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BOLLYWOOD | Hindi Film Review

Lipstick on a Pig: Race

Kumar S. Taurani and Ramesh S. Taurani’s
Directed by: Abbas-Mustan
Music: Pritam, Salim-Sulaiman (background score)
Starring: Saif Ali Khan, Akshaye Khanna, Anil Kapoor, Bipasha Basu, Katrina Kaif, Sameera Reddy and Johny Lever.

(Above): Katrina Kaif and Saif Ali Khan, and (inset, below): Anil Kapoor in “Race.”

This film brings to mind a common cliché in American politics to describe a facelift for bad legislation: If you put lipstick on a pig, it’s still a pig.

Ambitious technical values of the film include swooping aerial shots augmented by snazzy thriller music that appear to be borrowed right from Hollywood hits like Mission Impossible (if truth be told, Hollywood thrillers also don’t always make an awful lot of sense), but what of substance?

Cynics may raise an eyebrow and tell us we get what we deserve. Looking for logic in a Bollywood film is apt to be as futile as the search for intelligent life in Mars.

The filmmakers Abbas-Mustan cling on to the fond hope — doubtless engendered by the success of earlier blockbuster hits that are just as mindless — that if you throw in enough style and breakneck action, your typical Bollywood fan — one of the most forgiving species on God’s earth — will ignore the fact that beneath all the hoopla, there’s no there there. Or to use some other American locutions — It’s all sizzle and no steak. Or as they say in Texas, all hat and no cattle.

This flashy, dark thriller is set in Durban, South Africa — but one can say with confidence that this not a town the good people of Durban would recognize. This Durban belongs to a parallel universe where desis rule the roost. The two top players in the race course are desis, even if you are a total buffoon you can end up being the registrar of marriages in Cape Town (Johny Lever, his usual insufferable self), and I have no doubt the good folks of Durban will be surprised (and not a little chagrined) to learn that you can be a top cop in Durban while being a complete crook (Anil Kapoor, hamming outrageously) and the job includes such perks as an airhead assistant whose physical endowments — on ample display — are scarcely matched by any discernible intelligence in the mental department.

(Above): Akshaye Khanna and Katrina Kaif in “Race.”

Such is the make believe world where Ranvir (Saif Ali Khan) reigns. He owns a stable of thoroughbred horses and has inherited an inordinate amount of money from his deceased father (So what’s new?). He adores his brother Rajiv (Akshaye Khanna). His secretary Sophia (Katrina Kaif) adores him, and but he is keen on a svelte friend, Sonia (Bipasha Basu).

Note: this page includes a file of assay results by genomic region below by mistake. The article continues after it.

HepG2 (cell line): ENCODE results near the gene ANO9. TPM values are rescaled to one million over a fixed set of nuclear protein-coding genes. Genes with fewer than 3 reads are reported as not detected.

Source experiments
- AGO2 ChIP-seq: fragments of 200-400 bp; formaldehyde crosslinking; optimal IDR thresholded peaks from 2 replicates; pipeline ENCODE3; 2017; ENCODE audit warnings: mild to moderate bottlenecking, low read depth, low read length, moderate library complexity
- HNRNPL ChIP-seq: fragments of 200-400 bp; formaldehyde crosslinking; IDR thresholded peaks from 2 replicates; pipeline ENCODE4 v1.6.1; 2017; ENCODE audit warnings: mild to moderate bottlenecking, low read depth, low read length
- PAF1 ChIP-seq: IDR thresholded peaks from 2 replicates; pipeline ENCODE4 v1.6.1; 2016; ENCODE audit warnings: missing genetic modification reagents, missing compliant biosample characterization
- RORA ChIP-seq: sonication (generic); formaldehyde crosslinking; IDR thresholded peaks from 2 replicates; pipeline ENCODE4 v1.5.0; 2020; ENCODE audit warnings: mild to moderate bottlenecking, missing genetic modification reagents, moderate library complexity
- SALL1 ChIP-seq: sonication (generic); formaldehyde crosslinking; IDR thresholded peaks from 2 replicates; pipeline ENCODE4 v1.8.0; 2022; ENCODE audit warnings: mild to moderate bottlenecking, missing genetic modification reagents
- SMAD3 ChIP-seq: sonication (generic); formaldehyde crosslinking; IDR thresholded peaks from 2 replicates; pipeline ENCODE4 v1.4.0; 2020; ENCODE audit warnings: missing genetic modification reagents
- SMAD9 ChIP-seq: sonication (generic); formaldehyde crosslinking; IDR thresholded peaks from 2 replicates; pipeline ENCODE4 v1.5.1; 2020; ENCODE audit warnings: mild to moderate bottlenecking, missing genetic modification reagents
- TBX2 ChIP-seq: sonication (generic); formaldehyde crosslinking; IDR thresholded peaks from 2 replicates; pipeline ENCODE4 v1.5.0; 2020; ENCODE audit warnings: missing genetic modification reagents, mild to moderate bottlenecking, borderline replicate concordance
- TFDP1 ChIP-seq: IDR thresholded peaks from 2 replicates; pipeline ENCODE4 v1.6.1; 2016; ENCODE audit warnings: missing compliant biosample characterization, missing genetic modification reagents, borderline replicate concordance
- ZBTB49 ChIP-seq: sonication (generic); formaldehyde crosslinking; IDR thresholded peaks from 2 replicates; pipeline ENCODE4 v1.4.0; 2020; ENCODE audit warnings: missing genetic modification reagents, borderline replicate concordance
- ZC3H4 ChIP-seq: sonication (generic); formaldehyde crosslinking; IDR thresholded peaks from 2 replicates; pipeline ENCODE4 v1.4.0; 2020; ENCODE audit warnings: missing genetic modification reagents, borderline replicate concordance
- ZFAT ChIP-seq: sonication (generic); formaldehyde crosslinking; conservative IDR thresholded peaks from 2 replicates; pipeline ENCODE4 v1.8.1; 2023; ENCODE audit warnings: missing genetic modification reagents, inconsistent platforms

The film opens with a scene where Ranvir is driving a sportscar. (We are not told whether Ranvir owns the roads in South Africa. He probably does, because there are hardly any vehicles on the road when he drives.) In any case, the opening scene ends in a terrible car crash with a huge truck, and Ranvir is apparently fatally wounded.

(Above): Saif Ali Khan and Bipasha Basu in “Race.”

Apparently. That’s the key word. Because nothing in the film is what it seems. There are wheels within wheels, everybody appears to be two-timing everybody else until your head reels as you try to keep track.

You get the sneaky feeling that this is exactly the state of mind that the filmmakers would want — the more you are disoriented, the less likelihood that you are going to figure out that like the film’s characters, the filmmakers are also involved in a monumental shell game. Even by the infinitely elastic standards of Bollywood, the storyline simply defies credulity.

Or maybe one gives too much credit where credit is not due. Perhaps, after years of churning out mindless potboiler masala movies, the intellect of the filmmakers dulls to the point where logic, reason and deduction fall by the wayside while ishtyle reigns supreme.

Be that as it may, don’t insult the viewers’ intelligence with this fluff.

— Rating: 1 1/2 Stars | Mediocre


Click here to read in PDF format

A Painter’s Worldview: Nandalal Bose
Artist Nandalal Bose combined patriotic affection with a broader sense of kinship with Asia, writes Sugata Bose.

A Hero in Our Time: Farewell, Baba Amte
For grassroots human rights activist Baba Amte, life flowed like poetry and for the time that you were with him you flowed with it, writes Sandeep Pandey.

Overstaying Its Welcome: Pakistan’s Military
Dr. Ayesha Siddiqa Agha, an expert of the Pakistani military, has this advice for her country’s army: ‘Stay out of politics, it is good for you, good for us,’ writes Ali Hasan Cementdaur.

EDITORIAL: Artist Nandalal Bose
EXHIBIT: Painting Desi Icons
DIARY: Goodbye India, Hello Ghana
SUBCONTINENT: China: Dark Horse?
HEALTH: Treating Sleep Apnea
TRAVEL: Hwy 1, Northern Calfornia
OBITUARY: Tejinder Sibia
SUBCONTINENT: Makeover for Dharavi
FESTIVAL: Rang Barse!
BUSINESS: News Briefs
COMMUNITY: News in Brief
AUTO: 2007 Toyota FJ Cruiser
BOLLYWOOD: Review: Race
RECIPE: Chinese Bhel
HEALTH: Caring for Your Teeth

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